Through appreciative inquiry and inductive listening, I can facilitate peoples’ ability to see the things they were not initially aware of, and shed light on areas where their efforts can be more effective, to gain traction and avoid spinning their wheels. These interviews are powerful supplements to the training itself, enabling participants to apply their learning and develop personal development plans.

I designed several activities for the group sessions during which participants would be able to showcase their cultures and articulate their Personal Values Lens—the glass through which they view the world, colored by the values they embrace.

It was refreshing to see how people listened to and celebrated the cultural traditions shared by others through songs, recipes, and inside family jokes. There were several points when we analyzed family stories that had been passed through the generations, and examined the values those stories contain. It was amazing to see how participants recognized the uniqueness of each individual and what they had to share. It was also a great reminder of how anxious people are to be recognized for their contributions.

It was amazing to see how those present recognized the uniqueness of each individual and what they had to share. It was also a great reminder of how anxious people are to be recognized for their contributions.

Another facet of my company’s approach—Broad Imagination LLC—supported by the Cultural Detective® Model, consists of helping clients develop solutions themselves through a facilitated discussion. A Cultural Detective® session is not a passive chat that is forgotten when we all go home. It requires me, as a facilitator, to be present—to truly listen to and push participants for practical solutions. People tend to skirt difficult topics and slip into euphemisms or clichés as a way of avoiding the “elephant in the room.” I appreciated the courage of those who were willing to name their fears, explore them, and address them publicly.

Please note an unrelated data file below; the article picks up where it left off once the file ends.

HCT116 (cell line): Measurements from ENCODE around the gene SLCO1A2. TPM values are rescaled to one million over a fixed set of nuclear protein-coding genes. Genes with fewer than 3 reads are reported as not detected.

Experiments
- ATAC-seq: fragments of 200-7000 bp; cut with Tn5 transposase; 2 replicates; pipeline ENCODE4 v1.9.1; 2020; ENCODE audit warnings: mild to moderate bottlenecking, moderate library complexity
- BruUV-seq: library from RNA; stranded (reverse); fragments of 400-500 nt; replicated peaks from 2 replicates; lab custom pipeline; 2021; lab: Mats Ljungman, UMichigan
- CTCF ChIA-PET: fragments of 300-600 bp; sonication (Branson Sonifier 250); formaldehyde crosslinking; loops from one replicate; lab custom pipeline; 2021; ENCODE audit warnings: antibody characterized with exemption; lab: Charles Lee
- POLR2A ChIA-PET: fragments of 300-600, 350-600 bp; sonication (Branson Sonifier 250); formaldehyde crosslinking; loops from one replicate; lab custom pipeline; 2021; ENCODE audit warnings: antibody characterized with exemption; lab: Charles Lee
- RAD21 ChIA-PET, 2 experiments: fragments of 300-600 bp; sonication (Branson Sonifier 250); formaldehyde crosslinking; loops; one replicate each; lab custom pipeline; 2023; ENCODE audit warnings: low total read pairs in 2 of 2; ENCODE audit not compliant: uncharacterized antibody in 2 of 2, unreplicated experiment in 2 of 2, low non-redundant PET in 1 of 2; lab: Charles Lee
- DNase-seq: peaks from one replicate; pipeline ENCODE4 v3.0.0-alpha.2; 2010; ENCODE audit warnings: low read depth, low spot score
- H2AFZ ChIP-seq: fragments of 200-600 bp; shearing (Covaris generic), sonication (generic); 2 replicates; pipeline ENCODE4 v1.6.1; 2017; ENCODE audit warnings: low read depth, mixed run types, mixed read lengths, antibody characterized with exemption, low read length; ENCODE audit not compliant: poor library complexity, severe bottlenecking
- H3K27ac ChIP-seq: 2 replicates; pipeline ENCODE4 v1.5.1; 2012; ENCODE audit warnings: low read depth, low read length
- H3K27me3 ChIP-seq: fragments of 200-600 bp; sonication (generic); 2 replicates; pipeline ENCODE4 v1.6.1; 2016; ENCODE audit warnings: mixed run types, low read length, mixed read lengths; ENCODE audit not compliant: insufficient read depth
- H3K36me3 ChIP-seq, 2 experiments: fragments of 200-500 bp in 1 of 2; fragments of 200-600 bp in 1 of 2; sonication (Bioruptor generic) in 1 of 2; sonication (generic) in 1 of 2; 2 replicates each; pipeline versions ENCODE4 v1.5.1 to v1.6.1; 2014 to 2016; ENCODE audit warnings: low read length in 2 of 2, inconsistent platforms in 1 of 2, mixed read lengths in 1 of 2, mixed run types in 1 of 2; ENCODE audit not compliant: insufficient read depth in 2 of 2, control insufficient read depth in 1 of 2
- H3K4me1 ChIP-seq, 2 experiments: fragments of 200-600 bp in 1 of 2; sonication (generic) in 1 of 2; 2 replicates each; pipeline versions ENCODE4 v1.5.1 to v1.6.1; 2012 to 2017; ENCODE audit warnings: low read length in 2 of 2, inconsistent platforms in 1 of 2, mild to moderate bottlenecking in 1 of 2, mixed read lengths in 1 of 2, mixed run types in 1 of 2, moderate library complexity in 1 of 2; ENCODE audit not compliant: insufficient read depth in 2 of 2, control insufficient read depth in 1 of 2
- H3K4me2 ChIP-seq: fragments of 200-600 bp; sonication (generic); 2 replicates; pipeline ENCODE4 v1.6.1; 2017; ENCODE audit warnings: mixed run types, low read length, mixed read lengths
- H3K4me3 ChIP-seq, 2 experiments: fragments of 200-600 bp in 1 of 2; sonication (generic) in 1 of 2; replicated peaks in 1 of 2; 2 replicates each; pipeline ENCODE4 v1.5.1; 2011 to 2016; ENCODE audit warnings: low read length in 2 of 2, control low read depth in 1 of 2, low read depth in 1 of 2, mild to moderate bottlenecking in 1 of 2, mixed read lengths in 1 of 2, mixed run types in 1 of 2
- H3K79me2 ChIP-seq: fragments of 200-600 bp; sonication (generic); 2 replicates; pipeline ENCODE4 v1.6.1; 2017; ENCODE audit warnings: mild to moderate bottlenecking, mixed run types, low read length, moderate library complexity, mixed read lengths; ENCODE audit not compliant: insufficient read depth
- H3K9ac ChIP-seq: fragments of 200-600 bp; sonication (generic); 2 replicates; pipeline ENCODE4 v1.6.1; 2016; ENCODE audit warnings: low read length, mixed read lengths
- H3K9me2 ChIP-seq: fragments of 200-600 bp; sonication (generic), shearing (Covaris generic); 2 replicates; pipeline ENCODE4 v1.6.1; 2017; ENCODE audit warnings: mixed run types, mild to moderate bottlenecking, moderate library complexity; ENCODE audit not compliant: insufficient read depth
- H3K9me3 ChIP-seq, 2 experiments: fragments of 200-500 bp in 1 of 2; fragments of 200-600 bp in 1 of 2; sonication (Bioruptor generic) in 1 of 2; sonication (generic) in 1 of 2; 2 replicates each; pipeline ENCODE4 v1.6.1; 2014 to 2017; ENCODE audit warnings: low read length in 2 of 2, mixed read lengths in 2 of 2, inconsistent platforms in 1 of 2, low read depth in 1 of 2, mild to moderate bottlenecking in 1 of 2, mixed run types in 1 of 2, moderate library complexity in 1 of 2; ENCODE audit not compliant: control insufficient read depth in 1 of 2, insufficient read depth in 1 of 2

IMG_6318-640x480Some “aha” moments for trainees in this session included:

  1. Common sense is not the same as cultural sense. What we may consider to be general knowledge or a logical conclusion is not shared by everyone. Knowing that different cultures have a unique perspective on any given cultural encounter helps us open our minds and make room for unexpected conclusions.
  2. All countries do not have the same value for “ethnic exoticness” and, therefore, respect. For example, in the USA, one may appreciate a Mexican flag being displayed in a cubicle, while the display of a Canadian flag might not earn the same appreciation. It is far more common that the more “exotic” and underrepresented the culture, the more interest we take in their displays of nationalism and pride.